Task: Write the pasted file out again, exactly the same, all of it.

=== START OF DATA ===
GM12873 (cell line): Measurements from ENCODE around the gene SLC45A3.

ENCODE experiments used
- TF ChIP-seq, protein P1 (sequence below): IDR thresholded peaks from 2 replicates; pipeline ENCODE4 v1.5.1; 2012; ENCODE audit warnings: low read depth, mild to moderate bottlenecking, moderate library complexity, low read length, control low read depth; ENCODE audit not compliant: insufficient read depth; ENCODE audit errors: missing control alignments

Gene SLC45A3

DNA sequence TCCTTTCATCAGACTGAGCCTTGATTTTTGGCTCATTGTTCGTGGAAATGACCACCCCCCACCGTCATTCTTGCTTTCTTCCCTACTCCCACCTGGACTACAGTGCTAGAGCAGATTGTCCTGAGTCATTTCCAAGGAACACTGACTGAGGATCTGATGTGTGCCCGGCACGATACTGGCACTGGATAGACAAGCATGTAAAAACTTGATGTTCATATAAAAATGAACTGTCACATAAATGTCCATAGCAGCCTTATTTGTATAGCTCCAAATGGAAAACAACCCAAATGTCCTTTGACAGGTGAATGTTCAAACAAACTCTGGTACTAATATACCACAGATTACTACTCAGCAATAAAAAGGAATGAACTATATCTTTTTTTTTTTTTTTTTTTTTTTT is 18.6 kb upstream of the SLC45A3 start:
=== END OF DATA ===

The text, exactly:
GM12873 (cell line): Measurements from ENCODE around the gene SLC45A3.

ENCODE experiments used
- TF ChIP-seq, protein P1 (sequence below): IDR thresholded peaks from 2 replicates; pipeline ENCODE4 v1.5.1; 2012; ENCODE audit warnings: low read depth, mild to moderate bottlenecking, moderate library complexity, low read length, control low read depth; ENCODE audit not compliant: insufficient read depth; ENCODE audit errors: missing control alignments

Gene SLC45A3

DNA sequence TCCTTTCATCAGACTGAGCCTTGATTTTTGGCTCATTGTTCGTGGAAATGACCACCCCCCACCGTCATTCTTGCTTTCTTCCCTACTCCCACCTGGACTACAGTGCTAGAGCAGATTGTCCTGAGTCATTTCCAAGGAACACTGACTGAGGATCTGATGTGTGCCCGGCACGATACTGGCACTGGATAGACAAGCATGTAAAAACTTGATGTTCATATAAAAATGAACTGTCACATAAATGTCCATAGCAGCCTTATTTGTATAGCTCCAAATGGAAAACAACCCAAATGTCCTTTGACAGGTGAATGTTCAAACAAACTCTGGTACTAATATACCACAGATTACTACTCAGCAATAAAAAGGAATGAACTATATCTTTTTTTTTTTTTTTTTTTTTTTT is 18.6 kb upstream of the SLC45A3 start: